When it sees you but you don’t see it

Do Not Miss!!!

All of us who practice clinical care — who actively treat athletes and other patients — are keenly aware of the perils of a medical missed diagnosis.  The issues of concern can range from the relatively obvious — an Achilles tendon rupture for instance — to the more subtle.  In the case of an Achilles tendon rupture [or a scaphoid fracture or slipped capital femoral epiphysis (SCFE)], the outcomes from a medical misdiagnosis can be severe for both the patient and clinician:  significant morbidity for the former, and a possible medical malpractice suit (most especially in our litigious United States) for the latter.

Early in my training it was hammered home to me that if I let a patient with an Achilles tendon rupture walk out of my room with some bland assurance that one should give his or her acute posterior ankle pain a couple of weeks of rest and ice, and a message of ‘come back and see me if you’re not feeling better in a few weeks,” well….I could say hello to a suit which I would most certainly have to settle out of court.

Don’t want to be ‘that guy’ who doesn’t see the Achilles tendon rupture when it sees me.

Cassidy Foley, D.O., lead author

But what of some relatively common issues that may have more benign consequences, even if not initially ‘seen?’  What of the issues where missed or delayed diagnosis can result in weeks to months to years of frustration and, perhaps, unnecessary workup and/or misguided and ineffective treatments?

With those thoughts in mind, I was delighted to read an excellent study on the “Diagnosis and Treatment of Slipping Rib Syndrome” in the January 2019 CJSM.  This is both a piece of original research and an excellent primer/overview of the condition.  Lead author Cassidy Foley, D.O. was among a group of regular contributors to the pages of CJSM, including Dai Sugimoto, William Meehan, and Andrea Stracciolini. The group performed a 15 year single center retrospective chart review and found 362 athletes with rib pain, nearly 15% (N = 54) of whom were diagnosed with the condition.  Women were more likely to have slipping rib syndrome (70%), the mean age at presentation was 19.1 years (range 4 – 40 years), and the condition is almost always unilateral.  Most significantly, I think, the mean time from symptom onset to diagnosis was 15.4 months!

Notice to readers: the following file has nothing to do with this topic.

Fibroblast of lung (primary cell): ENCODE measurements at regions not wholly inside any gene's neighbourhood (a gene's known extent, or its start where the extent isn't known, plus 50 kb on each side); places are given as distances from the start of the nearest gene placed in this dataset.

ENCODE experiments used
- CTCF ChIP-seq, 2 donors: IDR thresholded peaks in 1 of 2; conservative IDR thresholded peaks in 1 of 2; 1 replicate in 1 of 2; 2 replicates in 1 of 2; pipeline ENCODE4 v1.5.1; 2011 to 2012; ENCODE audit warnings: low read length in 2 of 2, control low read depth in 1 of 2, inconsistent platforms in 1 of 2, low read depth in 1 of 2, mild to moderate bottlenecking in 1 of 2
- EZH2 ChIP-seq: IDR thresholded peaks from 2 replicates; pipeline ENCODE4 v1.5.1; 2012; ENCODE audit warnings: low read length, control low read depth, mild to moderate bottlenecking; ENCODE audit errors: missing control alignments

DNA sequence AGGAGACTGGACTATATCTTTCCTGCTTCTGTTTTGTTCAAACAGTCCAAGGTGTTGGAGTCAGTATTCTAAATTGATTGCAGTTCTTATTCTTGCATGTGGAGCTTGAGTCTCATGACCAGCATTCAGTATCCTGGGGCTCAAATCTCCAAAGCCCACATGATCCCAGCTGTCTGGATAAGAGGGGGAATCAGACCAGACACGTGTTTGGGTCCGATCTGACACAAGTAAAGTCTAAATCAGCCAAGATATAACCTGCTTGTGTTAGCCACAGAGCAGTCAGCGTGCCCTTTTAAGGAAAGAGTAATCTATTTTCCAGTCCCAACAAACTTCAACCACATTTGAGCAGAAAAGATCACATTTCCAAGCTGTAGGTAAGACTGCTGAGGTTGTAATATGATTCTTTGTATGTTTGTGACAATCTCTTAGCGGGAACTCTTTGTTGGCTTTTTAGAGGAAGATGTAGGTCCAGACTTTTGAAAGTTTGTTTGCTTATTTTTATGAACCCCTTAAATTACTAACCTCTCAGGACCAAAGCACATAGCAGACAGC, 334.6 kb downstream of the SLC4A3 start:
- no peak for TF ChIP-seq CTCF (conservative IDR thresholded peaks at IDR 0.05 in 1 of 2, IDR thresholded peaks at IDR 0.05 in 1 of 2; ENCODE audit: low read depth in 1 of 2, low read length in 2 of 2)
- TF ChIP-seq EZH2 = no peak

In their discussion, the authors emphasize the importance of having a high index of suspicion for this condition, most especially in the active young female who may have hypermobility and prolonged unilateral rib pain that is resistant to conservative measures.  Among the many take home points I walked away with were

  1. the importance of the physical exam maneuver known as the hooking maneuver
  2. unfortunately, many of these athletes (to repeat: most of whom are women) are dismissed and diagnosed with ‘psychiatric diagnoses,’ which leads me to wonder if in this area sports medicine clinicians are guilty of an observed pattern in the wider medical world, where women with chronic painful conditions are more apt to be labeled as having ‘psychosomatic’ pain.
  3. the most successful treatment options included: osteopathic manipulative treatment, surgical resection, and diclofenac gel.

After reading this study, I will have a higher index of suspicion for slipping rib syndrome in my clinic, and perhaps soon I will ‘see’ a slipping rib syndrome.  I have considered this diagnosis before, but now I wonder: on how many occasions in the last 25+ years has it seen me without my recognizing its face?

What are some of your diagnoses of similar concern? What do you think has seen you when you have not seen it?

Another one that jumps to mind for me is ‘cuboid syndrome’, a diagnosis I began to consider a couple of decades ago only when a fellow doctor interested in running, as I was, made me aware of this condition. Recognition of it is of great importance, as the treatment is rather straightforward and can be very satisfying.

Hint: may be a good topic for a CJSM submission?!

Bravo Drs. Foley et al. for publishing this piece.  Hope you’ll be sending us more.

 

About sportingjim
I work at Nationwide Children's Hospital in Columbus, Ohio USA, where I am a specialist in pediatric sports medicine. My academic appointment as an Associate Professor of Pediatrics is through Ohio State University. I am a public health advocate for kids' health and safety. I am also the Deputy Editor for the Clinical Journal of Sport Medicine.

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